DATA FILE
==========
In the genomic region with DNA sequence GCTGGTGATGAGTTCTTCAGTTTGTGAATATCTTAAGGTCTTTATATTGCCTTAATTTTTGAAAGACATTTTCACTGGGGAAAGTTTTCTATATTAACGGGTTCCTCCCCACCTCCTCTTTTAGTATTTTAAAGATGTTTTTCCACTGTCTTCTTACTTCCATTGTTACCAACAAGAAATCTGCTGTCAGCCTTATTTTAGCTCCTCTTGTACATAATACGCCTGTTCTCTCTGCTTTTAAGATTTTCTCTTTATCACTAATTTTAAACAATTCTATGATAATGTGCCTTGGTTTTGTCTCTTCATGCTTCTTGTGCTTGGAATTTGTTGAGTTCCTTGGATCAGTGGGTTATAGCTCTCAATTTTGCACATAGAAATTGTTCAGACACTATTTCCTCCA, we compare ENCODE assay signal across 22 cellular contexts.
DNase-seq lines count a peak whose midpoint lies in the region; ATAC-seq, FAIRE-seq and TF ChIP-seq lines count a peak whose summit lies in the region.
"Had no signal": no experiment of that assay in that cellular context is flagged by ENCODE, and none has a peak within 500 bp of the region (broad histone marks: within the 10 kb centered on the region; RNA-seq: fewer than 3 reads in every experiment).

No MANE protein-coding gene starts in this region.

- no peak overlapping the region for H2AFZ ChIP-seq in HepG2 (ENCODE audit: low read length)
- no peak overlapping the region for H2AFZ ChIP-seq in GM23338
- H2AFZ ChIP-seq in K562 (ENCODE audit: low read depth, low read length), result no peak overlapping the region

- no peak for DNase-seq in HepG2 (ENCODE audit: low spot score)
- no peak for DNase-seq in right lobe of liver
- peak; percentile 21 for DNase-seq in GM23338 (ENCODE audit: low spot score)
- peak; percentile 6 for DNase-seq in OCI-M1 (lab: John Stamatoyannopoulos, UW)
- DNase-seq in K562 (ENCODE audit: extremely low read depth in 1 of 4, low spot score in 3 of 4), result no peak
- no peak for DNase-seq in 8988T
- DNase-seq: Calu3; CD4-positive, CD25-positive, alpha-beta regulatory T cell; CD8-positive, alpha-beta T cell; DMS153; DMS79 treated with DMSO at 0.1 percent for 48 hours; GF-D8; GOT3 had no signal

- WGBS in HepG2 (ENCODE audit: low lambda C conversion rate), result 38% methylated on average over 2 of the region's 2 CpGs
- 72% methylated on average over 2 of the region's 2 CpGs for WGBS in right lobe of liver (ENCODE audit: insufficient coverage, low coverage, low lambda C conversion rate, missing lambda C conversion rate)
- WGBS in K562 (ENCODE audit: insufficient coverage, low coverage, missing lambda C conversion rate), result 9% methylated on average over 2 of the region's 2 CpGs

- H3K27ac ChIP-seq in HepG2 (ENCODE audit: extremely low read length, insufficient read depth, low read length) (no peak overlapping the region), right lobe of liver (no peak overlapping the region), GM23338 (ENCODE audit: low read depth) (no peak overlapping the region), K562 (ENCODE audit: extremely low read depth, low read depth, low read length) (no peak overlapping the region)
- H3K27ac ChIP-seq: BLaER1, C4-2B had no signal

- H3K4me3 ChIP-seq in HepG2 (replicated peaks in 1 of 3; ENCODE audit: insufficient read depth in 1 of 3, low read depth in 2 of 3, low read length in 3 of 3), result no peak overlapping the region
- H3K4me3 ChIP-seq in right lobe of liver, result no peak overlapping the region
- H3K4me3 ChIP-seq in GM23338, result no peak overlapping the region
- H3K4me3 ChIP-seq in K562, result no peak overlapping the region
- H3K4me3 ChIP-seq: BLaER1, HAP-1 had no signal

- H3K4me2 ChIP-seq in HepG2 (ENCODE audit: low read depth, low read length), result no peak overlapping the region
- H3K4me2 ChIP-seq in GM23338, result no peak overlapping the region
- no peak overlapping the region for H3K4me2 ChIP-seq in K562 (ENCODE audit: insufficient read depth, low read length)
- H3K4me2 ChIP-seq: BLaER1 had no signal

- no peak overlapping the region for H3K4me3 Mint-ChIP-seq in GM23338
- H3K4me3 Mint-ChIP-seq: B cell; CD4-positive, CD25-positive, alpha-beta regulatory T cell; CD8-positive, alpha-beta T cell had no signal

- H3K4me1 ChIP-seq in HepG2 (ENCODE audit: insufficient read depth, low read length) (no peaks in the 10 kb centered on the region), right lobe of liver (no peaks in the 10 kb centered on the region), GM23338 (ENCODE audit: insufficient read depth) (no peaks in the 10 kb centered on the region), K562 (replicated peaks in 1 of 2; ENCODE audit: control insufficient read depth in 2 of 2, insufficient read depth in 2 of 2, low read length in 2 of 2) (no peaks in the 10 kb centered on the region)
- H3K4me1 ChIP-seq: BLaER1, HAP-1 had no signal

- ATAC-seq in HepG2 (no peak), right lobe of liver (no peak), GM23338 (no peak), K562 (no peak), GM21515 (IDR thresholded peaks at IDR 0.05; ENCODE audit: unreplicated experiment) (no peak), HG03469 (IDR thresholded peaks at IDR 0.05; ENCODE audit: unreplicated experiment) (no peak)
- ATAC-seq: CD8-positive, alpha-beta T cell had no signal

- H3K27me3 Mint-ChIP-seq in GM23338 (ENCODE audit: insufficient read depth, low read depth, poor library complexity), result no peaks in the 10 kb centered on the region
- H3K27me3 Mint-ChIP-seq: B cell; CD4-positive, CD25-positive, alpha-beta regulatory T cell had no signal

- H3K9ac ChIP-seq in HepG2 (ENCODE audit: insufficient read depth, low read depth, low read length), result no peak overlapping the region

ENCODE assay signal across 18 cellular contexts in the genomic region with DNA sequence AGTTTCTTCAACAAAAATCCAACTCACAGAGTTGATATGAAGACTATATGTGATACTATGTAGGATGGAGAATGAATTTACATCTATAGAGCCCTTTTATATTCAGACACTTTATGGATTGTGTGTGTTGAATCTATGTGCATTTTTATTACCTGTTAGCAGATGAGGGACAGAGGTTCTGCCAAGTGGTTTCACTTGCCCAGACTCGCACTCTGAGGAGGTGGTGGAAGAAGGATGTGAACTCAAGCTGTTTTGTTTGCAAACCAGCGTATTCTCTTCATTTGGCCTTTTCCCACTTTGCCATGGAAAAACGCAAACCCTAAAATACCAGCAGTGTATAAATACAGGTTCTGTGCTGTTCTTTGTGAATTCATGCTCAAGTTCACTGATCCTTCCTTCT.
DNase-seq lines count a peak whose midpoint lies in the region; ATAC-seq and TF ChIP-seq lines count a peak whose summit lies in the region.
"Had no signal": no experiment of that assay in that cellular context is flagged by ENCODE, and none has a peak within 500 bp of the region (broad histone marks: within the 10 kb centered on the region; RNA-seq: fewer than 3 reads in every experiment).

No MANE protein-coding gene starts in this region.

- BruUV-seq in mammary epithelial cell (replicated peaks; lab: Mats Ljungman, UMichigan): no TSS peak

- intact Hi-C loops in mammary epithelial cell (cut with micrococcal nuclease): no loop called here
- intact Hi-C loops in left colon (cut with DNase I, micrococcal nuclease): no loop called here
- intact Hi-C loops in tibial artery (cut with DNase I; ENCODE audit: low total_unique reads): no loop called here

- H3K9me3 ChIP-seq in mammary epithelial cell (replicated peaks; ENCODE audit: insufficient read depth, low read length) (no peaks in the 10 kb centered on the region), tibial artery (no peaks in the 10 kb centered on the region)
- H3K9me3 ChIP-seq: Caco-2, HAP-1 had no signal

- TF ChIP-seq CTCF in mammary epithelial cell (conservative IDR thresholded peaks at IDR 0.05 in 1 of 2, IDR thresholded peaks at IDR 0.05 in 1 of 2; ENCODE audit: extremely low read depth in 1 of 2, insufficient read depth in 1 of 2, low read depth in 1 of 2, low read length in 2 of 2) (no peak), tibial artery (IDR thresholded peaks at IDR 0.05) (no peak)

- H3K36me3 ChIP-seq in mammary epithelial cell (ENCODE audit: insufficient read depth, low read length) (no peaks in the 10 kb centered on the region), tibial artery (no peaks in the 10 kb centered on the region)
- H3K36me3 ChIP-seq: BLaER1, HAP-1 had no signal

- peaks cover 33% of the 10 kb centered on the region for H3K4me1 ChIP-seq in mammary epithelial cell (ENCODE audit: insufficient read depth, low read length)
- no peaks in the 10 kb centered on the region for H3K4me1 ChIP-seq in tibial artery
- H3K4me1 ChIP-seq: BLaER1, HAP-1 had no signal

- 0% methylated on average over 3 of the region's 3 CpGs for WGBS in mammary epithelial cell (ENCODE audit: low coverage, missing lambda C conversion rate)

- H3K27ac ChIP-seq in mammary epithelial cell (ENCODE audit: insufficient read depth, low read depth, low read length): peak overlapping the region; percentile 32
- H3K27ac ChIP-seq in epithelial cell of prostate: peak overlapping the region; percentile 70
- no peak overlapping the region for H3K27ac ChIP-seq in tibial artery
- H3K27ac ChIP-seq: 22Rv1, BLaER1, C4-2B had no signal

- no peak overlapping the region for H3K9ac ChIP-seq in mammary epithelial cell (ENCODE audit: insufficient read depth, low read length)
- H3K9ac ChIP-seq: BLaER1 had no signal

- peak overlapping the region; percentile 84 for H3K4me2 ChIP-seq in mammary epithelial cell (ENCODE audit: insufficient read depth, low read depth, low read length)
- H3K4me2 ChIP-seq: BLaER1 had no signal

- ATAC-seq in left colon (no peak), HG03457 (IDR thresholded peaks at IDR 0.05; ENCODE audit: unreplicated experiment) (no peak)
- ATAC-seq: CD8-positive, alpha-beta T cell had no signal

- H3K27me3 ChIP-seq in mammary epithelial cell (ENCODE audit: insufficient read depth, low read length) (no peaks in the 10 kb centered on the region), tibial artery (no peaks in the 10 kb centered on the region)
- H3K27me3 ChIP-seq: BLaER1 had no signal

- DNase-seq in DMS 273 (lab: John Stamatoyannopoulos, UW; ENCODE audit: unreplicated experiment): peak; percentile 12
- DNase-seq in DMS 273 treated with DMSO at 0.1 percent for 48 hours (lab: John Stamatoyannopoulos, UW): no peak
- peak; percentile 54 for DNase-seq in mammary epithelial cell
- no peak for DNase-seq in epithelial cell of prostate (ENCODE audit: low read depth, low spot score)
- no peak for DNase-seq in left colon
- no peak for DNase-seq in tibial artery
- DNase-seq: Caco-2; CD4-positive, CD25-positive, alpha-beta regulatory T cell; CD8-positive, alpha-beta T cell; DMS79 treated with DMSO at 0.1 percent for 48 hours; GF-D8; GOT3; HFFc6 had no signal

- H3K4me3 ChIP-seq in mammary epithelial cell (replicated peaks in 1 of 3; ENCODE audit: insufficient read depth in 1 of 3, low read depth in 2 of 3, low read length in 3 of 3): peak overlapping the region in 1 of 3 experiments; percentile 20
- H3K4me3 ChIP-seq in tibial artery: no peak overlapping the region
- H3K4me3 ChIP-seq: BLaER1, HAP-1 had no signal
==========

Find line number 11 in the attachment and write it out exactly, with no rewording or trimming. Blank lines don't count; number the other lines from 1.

- peak; percentile 6 for DNase-seq in OCI-M1 (lab: John Stamatoyannopoulos, UW)